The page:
Difference between revisions of "Controlling the Kinetics of 'Contact Electrification' with Patterned Surfaces"
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Revision as of 17:47, 4 November 2011
Original entry by Andrew Capulli, AP225 Fall 2011
"Controlling the Kinetics of Contact Electrification with Patterned Surfaces", Thomas, S.W., Vella, S.J., Dickey, M.D., Kaufman, G.K., and Whitesides, G.M., Journal of American Chemical Society, 2009, 131, 8746-8747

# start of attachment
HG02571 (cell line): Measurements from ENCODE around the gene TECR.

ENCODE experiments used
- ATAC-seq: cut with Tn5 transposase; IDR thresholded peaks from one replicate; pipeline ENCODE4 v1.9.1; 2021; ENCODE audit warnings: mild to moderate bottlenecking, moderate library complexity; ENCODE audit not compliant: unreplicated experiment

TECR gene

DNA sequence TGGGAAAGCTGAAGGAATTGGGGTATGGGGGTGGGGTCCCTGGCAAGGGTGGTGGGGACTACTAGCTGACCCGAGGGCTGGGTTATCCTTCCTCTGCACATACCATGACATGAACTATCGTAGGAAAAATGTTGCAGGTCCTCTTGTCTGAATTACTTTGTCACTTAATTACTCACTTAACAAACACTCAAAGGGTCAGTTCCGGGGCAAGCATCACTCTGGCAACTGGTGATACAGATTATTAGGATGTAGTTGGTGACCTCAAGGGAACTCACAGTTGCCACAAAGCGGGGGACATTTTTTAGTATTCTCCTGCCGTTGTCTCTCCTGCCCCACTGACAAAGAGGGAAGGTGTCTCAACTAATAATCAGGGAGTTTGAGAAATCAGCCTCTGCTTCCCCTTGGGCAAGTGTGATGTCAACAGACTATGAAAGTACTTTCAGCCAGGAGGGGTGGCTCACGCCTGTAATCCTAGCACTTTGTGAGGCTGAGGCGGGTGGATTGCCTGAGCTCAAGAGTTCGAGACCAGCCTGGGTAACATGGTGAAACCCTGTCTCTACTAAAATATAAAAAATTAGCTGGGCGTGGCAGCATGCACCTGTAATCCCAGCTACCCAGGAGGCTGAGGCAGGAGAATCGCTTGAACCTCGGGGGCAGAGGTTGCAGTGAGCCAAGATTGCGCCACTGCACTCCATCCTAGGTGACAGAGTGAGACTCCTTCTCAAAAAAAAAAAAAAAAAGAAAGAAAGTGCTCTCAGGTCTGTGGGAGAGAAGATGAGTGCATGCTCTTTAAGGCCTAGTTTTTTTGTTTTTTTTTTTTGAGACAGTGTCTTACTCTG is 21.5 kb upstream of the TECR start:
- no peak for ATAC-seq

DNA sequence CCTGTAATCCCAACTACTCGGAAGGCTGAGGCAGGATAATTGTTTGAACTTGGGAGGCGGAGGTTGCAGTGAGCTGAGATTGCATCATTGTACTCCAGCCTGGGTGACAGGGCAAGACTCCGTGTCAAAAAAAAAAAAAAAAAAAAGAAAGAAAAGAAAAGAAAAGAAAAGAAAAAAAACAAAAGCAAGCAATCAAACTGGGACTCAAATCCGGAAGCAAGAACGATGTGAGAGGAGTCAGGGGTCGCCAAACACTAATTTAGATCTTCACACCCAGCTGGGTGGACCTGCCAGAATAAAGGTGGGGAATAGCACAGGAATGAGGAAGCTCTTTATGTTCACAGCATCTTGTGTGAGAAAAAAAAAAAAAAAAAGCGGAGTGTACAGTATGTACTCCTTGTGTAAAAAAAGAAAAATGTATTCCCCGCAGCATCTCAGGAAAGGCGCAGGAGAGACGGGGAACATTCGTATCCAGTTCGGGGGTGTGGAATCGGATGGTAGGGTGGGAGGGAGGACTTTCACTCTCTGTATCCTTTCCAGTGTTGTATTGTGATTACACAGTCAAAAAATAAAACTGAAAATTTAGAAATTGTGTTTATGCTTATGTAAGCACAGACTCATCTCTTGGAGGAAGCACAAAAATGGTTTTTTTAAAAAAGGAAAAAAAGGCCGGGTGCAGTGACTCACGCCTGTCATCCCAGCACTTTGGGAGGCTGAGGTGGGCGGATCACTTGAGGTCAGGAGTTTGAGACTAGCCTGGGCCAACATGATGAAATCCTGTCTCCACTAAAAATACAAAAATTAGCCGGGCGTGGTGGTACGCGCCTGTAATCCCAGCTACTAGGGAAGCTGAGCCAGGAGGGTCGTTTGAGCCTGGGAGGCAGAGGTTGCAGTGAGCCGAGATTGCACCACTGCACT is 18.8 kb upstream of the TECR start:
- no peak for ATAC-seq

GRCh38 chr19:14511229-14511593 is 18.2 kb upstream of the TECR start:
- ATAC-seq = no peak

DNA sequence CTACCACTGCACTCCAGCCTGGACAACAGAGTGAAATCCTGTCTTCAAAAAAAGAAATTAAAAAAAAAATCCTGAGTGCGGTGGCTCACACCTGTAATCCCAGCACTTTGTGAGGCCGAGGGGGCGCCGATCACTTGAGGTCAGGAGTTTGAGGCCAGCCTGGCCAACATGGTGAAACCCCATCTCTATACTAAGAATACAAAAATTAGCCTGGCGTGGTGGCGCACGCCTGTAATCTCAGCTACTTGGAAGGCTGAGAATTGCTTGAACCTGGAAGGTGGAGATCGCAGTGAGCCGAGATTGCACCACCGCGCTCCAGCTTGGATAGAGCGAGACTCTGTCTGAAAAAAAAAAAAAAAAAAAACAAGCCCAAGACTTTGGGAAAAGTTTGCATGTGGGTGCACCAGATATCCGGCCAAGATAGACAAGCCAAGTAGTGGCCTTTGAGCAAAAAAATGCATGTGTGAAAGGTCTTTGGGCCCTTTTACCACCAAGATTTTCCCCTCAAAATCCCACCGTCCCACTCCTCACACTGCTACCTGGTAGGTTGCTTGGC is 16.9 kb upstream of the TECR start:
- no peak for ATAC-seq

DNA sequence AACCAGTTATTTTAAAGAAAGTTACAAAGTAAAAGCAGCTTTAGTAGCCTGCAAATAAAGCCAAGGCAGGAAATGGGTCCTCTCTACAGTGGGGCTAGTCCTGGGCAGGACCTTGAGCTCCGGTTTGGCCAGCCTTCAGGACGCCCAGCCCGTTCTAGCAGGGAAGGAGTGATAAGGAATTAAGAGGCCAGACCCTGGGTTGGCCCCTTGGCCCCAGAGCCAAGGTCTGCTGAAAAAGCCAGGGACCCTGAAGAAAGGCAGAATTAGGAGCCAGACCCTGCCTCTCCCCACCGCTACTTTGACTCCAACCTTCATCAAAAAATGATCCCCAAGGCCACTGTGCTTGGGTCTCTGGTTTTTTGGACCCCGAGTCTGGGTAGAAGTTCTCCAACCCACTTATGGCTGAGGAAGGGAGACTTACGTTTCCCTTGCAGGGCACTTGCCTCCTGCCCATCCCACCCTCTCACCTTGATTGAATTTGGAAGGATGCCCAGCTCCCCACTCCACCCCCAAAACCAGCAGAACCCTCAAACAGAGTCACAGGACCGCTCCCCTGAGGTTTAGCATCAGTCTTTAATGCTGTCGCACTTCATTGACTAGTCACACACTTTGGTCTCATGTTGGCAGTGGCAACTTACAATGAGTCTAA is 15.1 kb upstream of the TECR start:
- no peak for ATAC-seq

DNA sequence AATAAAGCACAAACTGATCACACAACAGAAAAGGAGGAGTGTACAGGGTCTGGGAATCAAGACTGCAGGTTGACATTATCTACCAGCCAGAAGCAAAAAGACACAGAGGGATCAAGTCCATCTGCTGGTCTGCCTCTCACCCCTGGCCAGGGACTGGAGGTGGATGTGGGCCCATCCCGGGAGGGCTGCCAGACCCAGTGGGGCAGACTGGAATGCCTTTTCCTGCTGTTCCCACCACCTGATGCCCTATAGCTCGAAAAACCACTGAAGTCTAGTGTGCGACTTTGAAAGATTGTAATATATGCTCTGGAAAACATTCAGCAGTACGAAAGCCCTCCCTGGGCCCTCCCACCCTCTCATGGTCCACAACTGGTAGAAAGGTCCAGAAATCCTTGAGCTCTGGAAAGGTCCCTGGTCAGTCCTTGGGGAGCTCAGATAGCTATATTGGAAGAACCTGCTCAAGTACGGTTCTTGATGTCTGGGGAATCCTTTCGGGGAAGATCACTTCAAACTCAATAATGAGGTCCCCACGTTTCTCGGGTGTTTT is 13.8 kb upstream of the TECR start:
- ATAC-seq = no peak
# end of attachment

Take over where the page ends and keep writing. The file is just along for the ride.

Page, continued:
All it takes is a single spark... There are numerous examples of tragedy from the discharge of contact charged (tribocharged) surfaces. Be it the explosion of fuel transfer systems or helicopters landing, these sometimes 'playful' static charges we're all familiar with by rubbing our feet on carpet and shocking each other, can turn into costly and very deadly 'shock' discharges. NASA follows a strict "triboelectrification rule" which grounds any mission if the clouds a shuttle is predicted to fly through may result in a potentially unsafe surface charge on the vehicle (see triboelectric effect: http://en.wikipedia.org/wiki/Triboelectric_effect). There must then be a means of controlling the triboelectric effect... minimize its effect on contacting materials so as to reduce charge build up which would then reduce the deadly discharge. This is the goal of the authors as they provide a means of surface modification based on the ion-transfer mechanism. The ion-transfer mechanism can be briefly summarized in Figure 1 below. Figure 1 is taken from another paper by Professor Whitesides entitled: "Ionic Electrets: Electrostatic Charging of Surfaces by Transferring Mobile Ions upon Contact" and can be found at: http://gmwgroup.harvard.edu/pubs/pdf/988.pdf. Essentially, a surface with covalently bound ions is neutralized by the 'mobile counterion'. If another surface comes in contact with the given surface, the mobile counterion is 'transferred' to this other surface and consequently a net charge is left on each surface (see Figure 1 below):